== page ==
In a study involving almost 2,000 patients with colorectal cancer and over 4,000 disease-free patients (who were admitted to hospital for reasons not related to colorectal cancer), researchers in Italy concluded that a diet rich in folate and methionine – and containing little alcohol – may lower the risk of colorectal cancer. Incidence of colorectal cancer was 40% higher for patients who were both heavy drinkers and had diets deficient in folate and the essential amino acid methionine. For this study, light drinking meant less than one glass of wine daily, while heavy drinking was equivalent to at least two 12-ounce beers a day.
The main sources of folate reported in the Italian diets were green leafy vegetables, whole grains, and liver. Methionine levels were studied because this amino acid plays a key role in regulating the availability of folic acid in the body. Previous studies have shown that high levels of methionine reduce colon cancer risk in people with a family history of the disease.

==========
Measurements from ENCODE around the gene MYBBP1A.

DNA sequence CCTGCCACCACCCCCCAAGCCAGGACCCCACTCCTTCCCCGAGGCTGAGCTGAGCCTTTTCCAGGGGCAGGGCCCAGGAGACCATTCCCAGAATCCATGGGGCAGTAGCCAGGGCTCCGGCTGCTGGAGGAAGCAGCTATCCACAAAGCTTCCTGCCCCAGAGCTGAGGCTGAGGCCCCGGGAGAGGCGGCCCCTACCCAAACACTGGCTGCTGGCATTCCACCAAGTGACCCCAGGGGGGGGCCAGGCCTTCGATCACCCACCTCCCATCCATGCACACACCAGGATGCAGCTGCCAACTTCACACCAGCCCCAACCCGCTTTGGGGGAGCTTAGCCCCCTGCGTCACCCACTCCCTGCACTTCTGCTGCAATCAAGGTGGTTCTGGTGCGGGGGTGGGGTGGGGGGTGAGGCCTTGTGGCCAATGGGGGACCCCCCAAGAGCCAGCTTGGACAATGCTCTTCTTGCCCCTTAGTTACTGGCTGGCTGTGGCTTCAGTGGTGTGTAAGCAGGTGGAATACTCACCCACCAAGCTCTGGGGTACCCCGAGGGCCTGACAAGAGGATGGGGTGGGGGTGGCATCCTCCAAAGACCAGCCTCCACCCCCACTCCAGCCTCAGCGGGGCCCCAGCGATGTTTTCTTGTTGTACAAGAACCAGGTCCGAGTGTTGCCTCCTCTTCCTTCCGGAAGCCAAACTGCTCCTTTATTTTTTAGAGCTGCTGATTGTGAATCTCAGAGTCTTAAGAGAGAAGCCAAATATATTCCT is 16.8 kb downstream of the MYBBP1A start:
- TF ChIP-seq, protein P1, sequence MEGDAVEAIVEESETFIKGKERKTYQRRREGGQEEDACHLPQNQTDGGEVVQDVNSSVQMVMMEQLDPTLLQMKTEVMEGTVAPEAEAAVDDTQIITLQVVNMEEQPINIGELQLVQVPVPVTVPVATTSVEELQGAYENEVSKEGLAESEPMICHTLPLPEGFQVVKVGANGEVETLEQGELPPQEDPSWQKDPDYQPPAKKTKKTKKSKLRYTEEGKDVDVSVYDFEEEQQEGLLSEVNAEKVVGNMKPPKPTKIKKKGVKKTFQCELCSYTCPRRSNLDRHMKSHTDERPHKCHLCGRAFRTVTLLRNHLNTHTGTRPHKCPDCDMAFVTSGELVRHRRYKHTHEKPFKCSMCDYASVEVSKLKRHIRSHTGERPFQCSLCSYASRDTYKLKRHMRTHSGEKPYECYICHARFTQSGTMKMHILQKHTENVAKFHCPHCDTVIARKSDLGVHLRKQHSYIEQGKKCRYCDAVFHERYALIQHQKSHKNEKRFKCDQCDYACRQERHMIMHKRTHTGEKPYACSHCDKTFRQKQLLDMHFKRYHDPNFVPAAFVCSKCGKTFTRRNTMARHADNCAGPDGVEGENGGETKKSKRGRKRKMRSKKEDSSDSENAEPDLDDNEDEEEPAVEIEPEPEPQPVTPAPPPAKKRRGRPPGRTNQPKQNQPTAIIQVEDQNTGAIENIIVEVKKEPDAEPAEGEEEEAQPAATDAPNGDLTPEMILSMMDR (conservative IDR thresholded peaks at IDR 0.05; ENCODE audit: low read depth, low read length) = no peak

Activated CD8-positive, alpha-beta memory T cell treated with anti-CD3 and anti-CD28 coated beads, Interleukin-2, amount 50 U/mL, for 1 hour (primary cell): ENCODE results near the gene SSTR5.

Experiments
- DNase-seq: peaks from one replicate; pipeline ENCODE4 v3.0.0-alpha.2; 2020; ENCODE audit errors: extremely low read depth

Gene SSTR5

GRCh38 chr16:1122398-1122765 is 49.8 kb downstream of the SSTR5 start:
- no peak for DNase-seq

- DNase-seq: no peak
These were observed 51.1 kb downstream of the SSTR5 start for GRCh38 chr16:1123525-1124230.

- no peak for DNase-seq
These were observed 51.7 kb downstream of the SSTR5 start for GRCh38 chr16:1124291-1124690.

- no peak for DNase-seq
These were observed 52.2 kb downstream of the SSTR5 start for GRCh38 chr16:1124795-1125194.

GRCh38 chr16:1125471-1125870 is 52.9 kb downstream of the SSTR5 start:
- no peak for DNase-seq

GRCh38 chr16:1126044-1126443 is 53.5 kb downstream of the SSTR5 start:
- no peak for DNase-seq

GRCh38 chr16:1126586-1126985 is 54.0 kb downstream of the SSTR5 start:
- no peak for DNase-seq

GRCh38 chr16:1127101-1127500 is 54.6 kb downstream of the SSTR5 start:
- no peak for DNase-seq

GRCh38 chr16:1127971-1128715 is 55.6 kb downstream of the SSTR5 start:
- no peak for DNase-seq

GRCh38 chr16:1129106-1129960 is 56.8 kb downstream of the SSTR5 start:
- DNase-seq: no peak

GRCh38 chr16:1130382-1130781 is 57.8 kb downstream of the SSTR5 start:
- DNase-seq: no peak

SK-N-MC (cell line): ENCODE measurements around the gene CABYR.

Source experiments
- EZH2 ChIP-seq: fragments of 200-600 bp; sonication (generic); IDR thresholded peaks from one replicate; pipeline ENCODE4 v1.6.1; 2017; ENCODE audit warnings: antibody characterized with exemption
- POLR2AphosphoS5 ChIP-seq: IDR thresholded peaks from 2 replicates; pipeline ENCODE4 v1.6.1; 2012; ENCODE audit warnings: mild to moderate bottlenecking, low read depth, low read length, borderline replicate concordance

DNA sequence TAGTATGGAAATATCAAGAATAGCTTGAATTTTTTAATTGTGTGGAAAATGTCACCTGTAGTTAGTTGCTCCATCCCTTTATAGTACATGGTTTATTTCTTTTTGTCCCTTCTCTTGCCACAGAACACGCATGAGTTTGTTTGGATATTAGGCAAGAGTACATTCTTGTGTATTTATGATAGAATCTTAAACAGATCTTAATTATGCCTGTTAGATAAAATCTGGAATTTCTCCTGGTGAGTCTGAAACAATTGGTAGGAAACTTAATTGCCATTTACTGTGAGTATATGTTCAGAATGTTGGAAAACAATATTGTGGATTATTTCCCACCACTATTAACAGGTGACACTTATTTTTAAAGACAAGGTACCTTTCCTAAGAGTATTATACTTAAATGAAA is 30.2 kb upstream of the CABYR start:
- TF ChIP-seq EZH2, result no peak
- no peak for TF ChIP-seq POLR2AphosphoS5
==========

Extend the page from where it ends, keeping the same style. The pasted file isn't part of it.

It is interesting to note that low levels of methionine were slightly associated with colorectal cancer, but the combination of low methionine and low folate had an even stronger association with cancer risk.
The researchers’ recommendations are to exercise regularly, eat a balanced diet with lots of fruit and vegetables and to avoid more than 2 alcoholic drinks per day.